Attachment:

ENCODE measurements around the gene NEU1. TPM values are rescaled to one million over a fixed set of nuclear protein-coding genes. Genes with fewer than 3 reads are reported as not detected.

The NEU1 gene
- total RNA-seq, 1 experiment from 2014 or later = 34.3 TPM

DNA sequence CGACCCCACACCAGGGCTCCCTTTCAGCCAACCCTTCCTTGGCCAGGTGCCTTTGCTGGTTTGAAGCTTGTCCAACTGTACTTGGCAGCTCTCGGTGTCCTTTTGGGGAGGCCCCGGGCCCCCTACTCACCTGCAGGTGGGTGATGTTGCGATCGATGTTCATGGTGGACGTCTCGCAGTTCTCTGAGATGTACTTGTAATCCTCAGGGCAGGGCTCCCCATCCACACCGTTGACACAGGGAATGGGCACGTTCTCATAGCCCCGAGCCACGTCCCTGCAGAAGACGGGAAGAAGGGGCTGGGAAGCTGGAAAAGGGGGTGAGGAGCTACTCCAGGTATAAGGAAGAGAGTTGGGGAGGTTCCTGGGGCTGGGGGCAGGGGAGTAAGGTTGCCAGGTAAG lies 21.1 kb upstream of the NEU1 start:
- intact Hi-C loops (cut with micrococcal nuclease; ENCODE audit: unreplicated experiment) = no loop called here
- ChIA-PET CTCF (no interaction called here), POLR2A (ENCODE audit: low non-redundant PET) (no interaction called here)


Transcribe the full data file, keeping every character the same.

ENCODE measurements around the gene NEU1. TPM values are rescaled to one million over a fixed set of nuclear protein-coding genes. Genes with fewer than 3 reads are reported as not detected.

The NEU1 gene
- total RNA-seq, 1 experiment from 2014 or later = 34.3 TPM

DNA sequence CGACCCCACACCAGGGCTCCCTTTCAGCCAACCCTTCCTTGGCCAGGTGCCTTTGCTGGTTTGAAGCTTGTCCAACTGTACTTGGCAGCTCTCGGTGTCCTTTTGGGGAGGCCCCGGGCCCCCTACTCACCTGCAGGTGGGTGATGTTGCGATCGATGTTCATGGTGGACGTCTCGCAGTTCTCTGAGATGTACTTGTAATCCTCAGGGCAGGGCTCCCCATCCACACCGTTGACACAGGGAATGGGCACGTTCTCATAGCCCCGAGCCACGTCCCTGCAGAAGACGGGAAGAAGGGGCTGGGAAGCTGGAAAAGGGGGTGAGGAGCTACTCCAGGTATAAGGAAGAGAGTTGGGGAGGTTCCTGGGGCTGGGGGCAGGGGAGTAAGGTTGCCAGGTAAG lies 21.1 kb upstream of the NEU1 start:
- intact Hi-C loops (cut with micrococcal nuclease; ENCODE audit: unreplicated experiment) = no loop called here
- ChIA-PET CTCF (no interaction called here), POLR2A (ENCODE audit: low non-redundant PET) (no interaction called here)